Glaukos announced that a study published in Clinical Ophthalmology showed that two iStent Trabecular Micro-Bypass Stents and one topical ocular hypotensive medication achieved a 38% reduction in mean medicated IOP 3 years following surgery in 37 phakic eyes. Phakic refers to eyes that have not undergone prior cataract surgery and still have a natural lens.
This prospective study, conducted at a single international site, enrolled patients with open-angle glaucoma (OAG) not controlled on two topical medications and with unmedicated IOP of 22-38 mm Hg. All patients in the study received two iStents in a standalone procedure, and began daily use of topical travoprost 1 day after surgery. Through three years, 86% of eyes achieved IOP ≤ 18 mm Hg. Mean medicated IOP in these eyes decreased to 14.0 mm Hg on one medication, versus 22.4 mm Hg on two medications preoperatively. The safety profile was favorable with no intraoperative or device-related adverse events reported.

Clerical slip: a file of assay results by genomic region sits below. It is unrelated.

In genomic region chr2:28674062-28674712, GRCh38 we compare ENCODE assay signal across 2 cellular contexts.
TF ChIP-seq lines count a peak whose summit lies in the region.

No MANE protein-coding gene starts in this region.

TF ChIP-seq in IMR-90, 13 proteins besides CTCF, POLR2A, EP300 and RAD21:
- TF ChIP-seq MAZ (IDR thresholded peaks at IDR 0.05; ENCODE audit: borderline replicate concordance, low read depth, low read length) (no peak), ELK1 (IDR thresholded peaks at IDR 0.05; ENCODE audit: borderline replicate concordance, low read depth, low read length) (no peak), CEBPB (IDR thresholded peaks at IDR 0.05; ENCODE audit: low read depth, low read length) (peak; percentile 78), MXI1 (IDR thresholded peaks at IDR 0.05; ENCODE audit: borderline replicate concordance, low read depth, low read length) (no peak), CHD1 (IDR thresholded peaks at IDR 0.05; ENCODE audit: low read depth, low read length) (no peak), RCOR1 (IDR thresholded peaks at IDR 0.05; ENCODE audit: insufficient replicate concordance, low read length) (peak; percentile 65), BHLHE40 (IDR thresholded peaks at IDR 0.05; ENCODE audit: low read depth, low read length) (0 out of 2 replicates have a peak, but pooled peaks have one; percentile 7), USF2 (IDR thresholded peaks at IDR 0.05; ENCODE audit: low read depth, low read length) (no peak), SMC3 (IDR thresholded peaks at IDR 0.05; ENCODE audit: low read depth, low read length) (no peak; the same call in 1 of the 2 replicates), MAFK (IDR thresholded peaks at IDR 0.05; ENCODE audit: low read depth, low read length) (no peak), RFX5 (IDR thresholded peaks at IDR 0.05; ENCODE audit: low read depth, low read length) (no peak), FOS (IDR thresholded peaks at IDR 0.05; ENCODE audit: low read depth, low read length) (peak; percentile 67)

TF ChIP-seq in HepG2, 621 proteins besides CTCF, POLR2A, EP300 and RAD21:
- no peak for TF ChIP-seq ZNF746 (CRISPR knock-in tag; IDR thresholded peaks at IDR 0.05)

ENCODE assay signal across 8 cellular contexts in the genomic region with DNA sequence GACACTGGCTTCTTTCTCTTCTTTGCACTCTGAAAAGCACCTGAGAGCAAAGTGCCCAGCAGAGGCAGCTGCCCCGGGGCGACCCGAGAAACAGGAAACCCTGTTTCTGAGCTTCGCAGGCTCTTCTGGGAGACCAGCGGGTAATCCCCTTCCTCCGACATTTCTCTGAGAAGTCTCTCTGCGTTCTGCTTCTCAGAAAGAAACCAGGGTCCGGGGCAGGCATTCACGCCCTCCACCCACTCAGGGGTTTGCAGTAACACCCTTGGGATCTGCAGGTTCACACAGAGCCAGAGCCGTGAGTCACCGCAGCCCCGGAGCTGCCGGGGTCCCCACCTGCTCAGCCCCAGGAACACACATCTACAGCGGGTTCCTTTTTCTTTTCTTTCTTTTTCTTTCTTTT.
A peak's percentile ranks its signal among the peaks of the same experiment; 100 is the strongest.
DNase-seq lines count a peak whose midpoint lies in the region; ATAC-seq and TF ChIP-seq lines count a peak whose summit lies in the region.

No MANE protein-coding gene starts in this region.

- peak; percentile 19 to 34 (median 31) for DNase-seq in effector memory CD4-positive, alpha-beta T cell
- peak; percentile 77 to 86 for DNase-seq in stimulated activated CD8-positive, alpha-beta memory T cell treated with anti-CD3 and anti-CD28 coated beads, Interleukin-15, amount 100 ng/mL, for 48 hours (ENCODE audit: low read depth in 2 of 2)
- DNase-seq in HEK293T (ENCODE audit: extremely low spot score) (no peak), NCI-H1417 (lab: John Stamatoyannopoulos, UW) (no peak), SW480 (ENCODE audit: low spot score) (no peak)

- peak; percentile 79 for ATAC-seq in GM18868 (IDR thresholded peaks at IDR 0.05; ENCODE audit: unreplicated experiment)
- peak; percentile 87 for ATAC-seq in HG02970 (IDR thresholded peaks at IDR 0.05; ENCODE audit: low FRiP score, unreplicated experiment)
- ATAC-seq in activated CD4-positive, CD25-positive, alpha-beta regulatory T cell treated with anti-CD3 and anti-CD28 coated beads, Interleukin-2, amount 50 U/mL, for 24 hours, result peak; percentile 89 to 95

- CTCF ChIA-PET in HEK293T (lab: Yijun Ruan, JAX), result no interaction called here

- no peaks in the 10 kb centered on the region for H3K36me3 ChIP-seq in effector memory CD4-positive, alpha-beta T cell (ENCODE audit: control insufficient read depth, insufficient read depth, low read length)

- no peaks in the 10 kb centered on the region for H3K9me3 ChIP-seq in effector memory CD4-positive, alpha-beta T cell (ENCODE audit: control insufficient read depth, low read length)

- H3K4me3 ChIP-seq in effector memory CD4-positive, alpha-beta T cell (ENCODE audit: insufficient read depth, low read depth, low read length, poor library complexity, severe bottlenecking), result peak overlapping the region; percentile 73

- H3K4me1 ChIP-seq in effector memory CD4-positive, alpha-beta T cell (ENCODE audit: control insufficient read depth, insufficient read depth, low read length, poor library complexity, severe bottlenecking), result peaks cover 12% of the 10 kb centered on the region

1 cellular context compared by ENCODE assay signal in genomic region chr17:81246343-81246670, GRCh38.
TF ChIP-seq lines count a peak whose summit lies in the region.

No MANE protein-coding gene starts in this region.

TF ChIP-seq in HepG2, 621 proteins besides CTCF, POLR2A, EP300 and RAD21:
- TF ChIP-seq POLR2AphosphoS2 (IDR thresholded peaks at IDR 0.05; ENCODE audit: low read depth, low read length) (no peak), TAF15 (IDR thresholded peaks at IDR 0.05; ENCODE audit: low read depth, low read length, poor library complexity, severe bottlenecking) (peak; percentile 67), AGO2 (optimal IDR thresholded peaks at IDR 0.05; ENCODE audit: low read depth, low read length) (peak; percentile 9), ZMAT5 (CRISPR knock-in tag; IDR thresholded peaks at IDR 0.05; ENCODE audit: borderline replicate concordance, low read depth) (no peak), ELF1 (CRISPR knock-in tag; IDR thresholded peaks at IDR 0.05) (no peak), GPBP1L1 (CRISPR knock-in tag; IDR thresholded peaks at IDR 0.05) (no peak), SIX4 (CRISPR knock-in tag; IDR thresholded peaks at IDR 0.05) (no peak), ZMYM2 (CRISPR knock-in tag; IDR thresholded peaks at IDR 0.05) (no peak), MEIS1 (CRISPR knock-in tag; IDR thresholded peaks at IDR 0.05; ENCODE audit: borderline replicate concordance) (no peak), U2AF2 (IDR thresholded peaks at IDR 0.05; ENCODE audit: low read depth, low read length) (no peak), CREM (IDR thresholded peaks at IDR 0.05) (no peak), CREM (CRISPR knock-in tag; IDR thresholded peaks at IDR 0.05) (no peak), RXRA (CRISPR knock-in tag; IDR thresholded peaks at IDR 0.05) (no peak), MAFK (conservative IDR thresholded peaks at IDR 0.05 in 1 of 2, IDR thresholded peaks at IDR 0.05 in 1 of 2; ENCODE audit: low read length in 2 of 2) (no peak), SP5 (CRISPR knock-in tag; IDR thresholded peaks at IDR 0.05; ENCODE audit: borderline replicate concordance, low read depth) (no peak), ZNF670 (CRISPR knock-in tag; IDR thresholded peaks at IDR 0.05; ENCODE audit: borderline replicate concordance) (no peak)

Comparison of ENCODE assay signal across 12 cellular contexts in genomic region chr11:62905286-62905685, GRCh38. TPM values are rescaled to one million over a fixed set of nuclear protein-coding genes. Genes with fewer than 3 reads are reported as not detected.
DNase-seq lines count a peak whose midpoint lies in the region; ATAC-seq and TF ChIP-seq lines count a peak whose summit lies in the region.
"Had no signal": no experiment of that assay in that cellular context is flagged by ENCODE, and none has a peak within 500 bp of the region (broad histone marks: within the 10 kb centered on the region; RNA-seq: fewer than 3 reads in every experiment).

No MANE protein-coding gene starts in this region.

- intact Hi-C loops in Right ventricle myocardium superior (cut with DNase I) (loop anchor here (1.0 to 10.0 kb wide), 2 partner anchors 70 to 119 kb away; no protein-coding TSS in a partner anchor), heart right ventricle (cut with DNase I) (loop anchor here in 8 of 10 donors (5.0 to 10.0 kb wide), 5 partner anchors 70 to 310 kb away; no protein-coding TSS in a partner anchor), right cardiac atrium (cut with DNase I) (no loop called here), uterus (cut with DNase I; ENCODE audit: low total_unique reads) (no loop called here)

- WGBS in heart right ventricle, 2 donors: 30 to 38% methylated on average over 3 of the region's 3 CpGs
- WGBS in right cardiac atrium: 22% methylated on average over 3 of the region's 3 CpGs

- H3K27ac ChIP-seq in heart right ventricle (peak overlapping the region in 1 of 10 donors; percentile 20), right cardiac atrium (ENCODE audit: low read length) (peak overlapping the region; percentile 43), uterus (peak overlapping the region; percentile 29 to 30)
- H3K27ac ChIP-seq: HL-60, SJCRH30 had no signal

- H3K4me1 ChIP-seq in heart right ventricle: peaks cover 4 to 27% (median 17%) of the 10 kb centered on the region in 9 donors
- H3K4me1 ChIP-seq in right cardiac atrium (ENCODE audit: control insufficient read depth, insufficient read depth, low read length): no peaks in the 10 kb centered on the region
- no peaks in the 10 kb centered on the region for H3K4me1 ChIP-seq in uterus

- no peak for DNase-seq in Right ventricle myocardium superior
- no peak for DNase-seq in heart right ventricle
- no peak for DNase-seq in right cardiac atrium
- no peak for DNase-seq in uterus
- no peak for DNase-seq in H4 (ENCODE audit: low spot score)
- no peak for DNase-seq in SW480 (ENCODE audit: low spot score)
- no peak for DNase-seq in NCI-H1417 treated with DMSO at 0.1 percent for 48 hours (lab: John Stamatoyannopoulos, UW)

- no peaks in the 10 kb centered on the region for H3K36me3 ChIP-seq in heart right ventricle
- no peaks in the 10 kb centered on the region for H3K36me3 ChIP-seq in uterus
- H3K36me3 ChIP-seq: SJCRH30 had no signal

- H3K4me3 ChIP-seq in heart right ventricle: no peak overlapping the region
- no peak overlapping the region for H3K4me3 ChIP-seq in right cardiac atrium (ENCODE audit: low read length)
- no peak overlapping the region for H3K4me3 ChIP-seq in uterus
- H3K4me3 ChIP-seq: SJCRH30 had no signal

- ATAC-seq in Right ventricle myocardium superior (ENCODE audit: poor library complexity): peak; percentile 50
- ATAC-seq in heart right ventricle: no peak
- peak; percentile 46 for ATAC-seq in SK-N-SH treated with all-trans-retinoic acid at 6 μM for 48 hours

These 3-year results update 18-month data from the same study that was published in 2014 in the Journal of Cataract and Refractive Surgery. In that publication, follow-up through 18 months showed a decrease in medicated IOP to 14 mm Hg or less on one medication, versus 22.2 mm Hg on two medications preoperatively. Study researchers plan to continue to follow patients through five years postoperative.
“The 3-year data demonstrate the long-term performance and safety of trabecular bypass stents and topical travoprost in subjects with OAG not controlled on two medications,” David F. Chang, MD, who authored the Clinical Ophthalmology article, said in a company news release. “In addition, our results support the hypothetical synergy of using trabecular stents to increase outflow through the conventional aqueous fluid pathway while also using a prostaglandin analog such as topical travoprost to increase outflow through the uveoscleral, or unconventional, pathway.”